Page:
The 2013 Atlantic Hurricane Season begins tomorrow and runs for six months, from June 1st until the end of November, and the tropics are already looking ripe for storm development according to a number of forecasting models. Forecasters predict an active season in 2013 and conditions look conducive to storm development we could see the first tropical disturbance of the season as early as next week.
Both Accuweather and Weather Trends International have said today that the Gulf of Mexico looks to have ideal conditions for storm development right now. A low pressure system in the Bay of Campeche, which is largely composed of the remnants of hurricane Barbara which struck Mexico from the Pacific side, could develop over the coming days and then head north towards the U.S.
Neither forecaster will be drawn on the potential for this disturbance to develop, with both saying that it could take a number of days for the area of low pressure to form into a depression or tropical storm.
Accuweather suggests that the greatest potential for impact from any storm that forms would be in the eastern and northern Gulf of Mexico, including the west coast of Florida, the panhandle and eastern Louisiana including New Orleans.
Weather Trends International agrees, saying that the system is expected to impact somewhere along the Gulf Coast from New Orleans to Tampa late next week. It also says that if the storm does develop and head for the coastline to expect a rainfall and flooding event rather than a wind event. It expects the storm to move inland and track northwards with the threat of flooding diminishing as it goes.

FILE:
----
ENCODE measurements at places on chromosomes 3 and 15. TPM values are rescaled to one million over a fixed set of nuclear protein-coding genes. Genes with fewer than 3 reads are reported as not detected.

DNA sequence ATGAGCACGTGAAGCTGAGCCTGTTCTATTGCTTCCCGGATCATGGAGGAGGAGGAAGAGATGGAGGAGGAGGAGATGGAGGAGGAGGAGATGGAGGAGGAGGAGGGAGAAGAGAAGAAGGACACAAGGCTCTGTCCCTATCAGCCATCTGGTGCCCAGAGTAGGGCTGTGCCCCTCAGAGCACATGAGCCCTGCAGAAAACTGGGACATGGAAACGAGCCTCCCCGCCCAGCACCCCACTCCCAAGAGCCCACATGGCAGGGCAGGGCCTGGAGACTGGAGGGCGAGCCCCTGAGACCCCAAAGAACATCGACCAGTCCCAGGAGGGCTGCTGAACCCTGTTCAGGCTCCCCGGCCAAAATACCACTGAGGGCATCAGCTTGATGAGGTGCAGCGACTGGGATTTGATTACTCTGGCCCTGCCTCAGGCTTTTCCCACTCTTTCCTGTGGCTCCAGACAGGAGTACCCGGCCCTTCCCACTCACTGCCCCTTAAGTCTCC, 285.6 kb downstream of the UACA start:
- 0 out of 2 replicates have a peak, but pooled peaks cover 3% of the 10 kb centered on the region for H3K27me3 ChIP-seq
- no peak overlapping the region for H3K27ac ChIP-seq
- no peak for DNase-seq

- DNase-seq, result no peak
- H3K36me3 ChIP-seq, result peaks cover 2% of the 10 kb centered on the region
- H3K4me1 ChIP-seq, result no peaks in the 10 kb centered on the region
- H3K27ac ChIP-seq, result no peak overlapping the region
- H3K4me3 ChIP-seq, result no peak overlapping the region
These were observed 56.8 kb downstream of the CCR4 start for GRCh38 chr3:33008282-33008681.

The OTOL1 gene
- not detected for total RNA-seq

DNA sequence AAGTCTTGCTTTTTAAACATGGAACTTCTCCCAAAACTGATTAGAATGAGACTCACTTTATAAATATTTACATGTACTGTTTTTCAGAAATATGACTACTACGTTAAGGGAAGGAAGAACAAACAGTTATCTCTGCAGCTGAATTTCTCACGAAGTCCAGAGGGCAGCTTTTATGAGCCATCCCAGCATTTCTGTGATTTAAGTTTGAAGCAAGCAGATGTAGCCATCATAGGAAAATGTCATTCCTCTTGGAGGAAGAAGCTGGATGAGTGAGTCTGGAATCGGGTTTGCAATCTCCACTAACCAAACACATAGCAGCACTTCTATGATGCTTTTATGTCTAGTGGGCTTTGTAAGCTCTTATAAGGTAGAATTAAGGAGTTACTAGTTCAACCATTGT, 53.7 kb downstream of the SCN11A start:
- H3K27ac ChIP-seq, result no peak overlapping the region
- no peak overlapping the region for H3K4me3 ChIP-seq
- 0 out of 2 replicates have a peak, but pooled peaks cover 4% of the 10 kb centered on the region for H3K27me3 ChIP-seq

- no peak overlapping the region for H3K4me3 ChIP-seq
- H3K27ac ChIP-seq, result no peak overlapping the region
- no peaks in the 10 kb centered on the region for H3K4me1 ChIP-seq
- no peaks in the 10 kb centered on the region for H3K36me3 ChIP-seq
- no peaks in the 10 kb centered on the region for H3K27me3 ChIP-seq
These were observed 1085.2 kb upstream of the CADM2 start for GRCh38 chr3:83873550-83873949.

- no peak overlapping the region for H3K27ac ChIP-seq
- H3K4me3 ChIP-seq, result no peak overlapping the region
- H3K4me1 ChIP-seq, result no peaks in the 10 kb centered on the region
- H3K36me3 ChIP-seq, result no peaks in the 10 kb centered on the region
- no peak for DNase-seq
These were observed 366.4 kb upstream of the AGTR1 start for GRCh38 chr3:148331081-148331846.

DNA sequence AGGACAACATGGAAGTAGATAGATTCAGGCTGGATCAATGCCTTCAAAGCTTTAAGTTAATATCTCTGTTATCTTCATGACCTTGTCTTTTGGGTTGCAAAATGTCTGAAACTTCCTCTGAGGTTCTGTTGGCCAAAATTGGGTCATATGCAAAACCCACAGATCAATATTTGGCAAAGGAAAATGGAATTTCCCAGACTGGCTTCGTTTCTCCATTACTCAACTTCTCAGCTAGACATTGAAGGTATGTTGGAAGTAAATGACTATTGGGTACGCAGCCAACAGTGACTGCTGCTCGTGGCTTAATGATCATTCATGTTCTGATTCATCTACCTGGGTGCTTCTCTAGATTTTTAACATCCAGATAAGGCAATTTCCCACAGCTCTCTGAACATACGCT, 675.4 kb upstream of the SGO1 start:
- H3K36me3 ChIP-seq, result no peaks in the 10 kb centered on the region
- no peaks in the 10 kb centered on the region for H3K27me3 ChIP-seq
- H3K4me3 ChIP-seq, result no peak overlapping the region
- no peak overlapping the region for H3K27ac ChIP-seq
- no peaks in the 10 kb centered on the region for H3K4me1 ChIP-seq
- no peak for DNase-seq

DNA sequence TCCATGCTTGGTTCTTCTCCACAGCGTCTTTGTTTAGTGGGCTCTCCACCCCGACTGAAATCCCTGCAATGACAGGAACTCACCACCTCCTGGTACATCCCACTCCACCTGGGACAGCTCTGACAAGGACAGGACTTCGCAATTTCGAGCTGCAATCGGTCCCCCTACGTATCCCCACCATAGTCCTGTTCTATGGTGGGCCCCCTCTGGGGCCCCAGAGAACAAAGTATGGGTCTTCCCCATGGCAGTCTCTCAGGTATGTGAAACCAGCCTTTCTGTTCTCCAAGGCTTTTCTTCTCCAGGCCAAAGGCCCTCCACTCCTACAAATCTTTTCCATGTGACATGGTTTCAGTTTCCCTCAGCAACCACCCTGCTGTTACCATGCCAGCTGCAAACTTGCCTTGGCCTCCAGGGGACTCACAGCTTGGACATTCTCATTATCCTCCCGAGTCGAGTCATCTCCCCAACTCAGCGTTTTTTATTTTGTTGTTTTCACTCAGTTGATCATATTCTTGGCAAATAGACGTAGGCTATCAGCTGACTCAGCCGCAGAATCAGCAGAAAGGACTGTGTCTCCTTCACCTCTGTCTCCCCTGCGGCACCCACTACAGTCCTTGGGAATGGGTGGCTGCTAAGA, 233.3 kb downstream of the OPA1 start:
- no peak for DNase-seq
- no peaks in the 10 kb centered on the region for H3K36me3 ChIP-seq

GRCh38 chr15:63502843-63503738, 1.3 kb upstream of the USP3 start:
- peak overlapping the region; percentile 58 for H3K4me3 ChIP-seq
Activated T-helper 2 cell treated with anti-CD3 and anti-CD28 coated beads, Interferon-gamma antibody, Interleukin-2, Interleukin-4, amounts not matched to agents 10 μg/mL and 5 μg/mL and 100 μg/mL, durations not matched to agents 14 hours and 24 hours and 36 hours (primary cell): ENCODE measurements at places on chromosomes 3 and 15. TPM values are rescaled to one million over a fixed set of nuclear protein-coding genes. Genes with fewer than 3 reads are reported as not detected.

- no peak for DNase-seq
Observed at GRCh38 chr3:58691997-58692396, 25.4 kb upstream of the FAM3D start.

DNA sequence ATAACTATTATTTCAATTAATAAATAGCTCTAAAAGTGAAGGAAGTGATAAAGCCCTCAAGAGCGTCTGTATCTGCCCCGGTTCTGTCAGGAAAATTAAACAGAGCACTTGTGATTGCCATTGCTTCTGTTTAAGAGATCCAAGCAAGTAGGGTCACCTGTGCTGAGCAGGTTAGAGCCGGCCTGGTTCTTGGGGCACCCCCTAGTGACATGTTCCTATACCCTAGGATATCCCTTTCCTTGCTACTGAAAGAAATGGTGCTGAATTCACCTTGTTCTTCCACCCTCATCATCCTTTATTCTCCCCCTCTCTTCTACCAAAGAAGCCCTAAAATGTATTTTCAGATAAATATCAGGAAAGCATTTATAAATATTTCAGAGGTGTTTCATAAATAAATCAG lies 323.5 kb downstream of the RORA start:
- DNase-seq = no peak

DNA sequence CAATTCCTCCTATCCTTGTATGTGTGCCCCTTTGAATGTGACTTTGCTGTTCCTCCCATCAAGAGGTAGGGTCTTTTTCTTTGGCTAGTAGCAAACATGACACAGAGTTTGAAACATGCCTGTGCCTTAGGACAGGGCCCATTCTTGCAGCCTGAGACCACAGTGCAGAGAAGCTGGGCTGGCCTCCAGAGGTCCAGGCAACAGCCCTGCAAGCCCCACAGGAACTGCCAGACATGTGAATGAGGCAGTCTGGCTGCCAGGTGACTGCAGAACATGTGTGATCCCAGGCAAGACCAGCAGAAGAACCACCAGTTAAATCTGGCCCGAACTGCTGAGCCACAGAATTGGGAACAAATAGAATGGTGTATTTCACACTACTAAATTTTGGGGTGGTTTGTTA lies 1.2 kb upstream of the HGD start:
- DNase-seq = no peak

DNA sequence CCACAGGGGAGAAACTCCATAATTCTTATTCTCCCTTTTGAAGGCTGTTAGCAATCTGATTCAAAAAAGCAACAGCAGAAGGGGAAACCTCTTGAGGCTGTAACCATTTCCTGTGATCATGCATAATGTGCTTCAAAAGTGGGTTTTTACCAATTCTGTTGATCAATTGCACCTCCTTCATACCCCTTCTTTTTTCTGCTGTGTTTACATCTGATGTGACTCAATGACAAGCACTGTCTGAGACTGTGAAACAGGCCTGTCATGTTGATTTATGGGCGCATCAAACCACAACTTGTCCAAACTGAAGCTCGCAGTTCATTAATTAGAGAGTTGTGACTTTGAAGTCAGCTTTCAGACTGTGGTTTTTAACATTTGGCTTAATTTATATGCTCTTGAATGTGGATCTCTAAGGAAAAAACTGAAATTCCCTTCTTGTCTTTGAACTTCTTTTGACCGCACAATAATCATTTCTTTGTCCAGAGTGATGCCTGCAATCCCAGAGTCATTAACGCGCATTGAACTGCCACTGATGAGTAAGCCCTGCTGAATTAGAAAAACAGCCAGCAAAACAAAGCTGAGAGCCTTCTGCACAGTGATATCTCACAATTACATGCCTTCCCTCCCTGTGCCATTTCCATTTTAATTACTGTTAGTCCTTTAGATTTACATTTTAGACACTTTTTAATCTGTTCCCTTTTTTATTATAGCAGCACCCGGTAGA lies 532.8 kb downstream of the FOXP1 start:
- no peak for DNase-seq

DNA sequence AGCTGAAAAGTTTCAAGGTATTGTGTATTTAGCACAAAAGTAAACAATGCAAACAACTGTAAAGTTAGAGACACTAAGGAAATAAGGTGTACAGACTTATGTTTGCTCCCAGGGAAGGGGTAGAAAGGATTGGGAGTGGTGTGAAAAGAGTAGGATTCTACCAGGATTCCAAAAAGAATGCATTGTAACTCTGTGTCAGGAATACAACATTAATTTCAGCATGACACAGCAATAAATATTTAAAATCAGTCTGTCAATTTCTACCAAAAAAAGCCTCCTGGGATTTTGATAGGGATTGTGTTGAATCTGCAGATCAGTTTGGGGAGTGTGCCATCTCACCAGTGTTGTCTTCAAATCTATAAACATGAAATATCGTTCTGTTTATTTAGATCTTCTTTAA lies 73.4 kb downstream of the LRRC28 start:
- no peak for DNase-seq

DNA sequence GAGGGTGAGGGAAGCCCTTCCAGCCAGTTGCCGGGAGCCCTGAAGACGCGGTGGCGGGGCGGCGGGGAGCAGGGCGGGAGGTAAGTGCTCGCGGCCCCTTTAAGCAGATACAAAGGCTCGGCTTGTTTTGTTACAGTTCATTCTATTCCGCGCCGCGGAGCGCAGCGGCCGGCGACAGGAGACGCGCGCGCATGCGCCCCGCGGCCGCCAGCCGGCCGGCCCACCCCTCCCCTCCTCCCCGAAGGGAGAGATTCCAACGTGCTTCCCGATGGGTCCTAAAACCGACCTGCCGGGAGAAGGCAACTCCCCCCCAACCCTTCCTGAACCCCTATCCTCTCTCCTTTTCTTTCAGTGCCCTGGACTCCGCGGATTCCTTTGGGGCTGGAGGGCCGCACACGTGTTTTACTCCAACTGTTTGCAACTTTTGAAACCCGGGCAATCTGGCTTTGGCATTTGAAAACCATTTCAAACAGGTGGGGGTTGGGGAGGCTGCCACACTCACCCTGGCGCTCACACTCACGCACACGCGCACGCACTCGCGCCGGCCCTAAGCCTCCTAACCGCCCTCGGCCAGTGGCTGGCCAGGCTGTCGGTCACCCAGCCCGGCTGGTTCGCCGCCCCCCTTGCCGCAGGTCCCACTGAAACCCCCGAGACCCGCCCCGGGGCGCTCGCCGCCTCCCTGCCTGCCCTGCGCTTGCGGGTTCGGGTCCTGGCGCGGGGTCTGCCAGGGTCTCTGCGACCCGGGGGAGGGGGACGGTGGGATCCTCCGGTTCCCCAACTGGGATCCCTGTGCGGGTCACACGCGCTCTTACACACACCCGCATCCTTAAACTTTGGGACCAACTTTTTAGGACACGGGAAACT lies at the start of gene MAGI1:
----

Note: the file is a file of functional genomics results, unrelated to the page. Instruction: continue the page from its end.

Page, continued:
AccuWeather.com meteorologist Dan Kottlowski said; “Next week or next weekend, around the seventh or eighth of June, we could end up with an organized tropical system in the Gulf of Mexico. I would advise people in northern and eastern portions of the Gulf of Mexico to be in touch with the weather next week.”
With the 2013 Atlantic Hurricane Season only beginning tomorrow there is a long six months of potential storm activity ahead. Judging from the forecast these two firms have suggested for next week it is clear that the Gulf looks primed to develop storms. It’s early days and any storms forming this early in the season tend not to attain hurricane status. But it does serve as a good reminder of what lies ahead of the insurance, reinsurance and catastrophe bond market over the next six months.
Keep in touch with the season as it develops with our 2013 Atlantic Hurricane Season page.
Both forecasters have graphics up on the stories on this potential storm which we’ve included below for reference.